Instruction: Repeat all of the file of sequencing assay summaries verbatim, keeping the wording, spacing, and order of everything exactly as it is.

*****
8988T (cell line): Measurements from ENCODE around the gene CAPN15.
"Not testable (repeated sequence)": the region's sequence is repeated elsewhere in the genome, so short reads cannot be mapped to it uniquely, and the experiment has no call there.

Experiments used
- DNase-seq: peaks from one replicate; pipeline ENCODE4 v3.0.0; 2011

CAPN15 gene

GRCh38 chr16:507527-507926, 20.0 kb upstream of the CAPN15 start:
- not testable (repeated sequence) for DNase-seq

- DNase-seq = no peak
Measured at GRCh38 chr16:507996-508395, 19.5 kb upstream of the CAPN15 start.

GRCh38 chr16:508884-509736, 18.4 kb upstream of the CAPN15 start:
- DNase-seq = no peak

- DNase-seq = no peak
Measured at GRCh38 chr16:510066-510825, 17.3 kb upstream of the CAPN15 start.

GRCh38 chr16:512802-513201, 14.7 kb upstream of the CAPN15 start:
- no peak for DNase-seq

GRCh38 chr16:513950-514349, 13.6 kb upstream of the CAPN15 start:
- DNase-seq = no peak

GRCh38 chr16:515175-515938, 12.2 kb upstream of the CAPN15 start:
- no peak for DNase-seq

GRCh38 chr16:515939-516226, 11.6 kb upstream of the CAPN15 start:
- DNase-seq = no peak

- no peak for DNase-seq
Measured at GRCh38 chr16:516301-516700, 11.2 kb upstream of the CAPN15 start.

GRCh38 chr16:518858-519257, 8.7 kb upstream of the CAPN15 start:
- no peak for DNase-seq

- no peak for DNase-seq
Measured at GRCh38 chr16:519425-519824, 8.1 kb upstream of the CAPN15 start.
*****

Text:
8988T (cell line): Measurements from ENCODE around the gene CAPN15.
"Not testable (repeated sequence)": the region's sequence is repeated elsewhere in the genome, so short reads cannot be mapped to it uniquely, and the experiment has no call there.

Experiments used
- DNase-seq: peaks from one replicate; pipeline ENCODE4 v3.0.0; 2011

CAPN15 gene

GRCh38 chr16:507527-507926, 20.0 kb upstream of the CAPN15 start:
- not testable (repeated sequence) for DNase-seq

- DNase-seq = no peak
Measured at GRCh38 chr16:507996-508395, 19.5 kb upstream of the CAPN15 start.

GRCh38 chr16:508884-509736, 18.4 kb upstream of the CAPN15 start:
- DNase-seq = no peak

- DNase-seq = no peak
Measured at GRCh38 chr16:510066-510825, 17.3 kb upstream of the CAPN15 start.

GRCh38 chr16:512802-513201, 14.7 kb upstream of the CAPN15 start:
- no peak for DNase-seq

GRCh38 chr16:513950-514349, 13.6 kb upstream of the CAPN15 start:
- DNase-seq = no peak

GRCh38 chr16:515175-515938, 12.2 kb upstream of the CAPN15 start:
- no peak for DNase-seq

GRCh38 chr16:515939-516226, 11.6 kb upstream of the CAPN15 start:
- DNase-seq = no peak

- no peak for DNase-seq
Measured at GRCh38 chr16:516301-516700, 11.2 kb upstream of the CAPN15 start.

GRCh38 chr16:518858-519257, 8.7 kb upstream of the CAPN15 start:
- no peak for DNase-seq

- no peak for DNase-seq
Measured at GRCh38 chr16:519425-519824, 8.1 kb upstream of the CAPN15 start.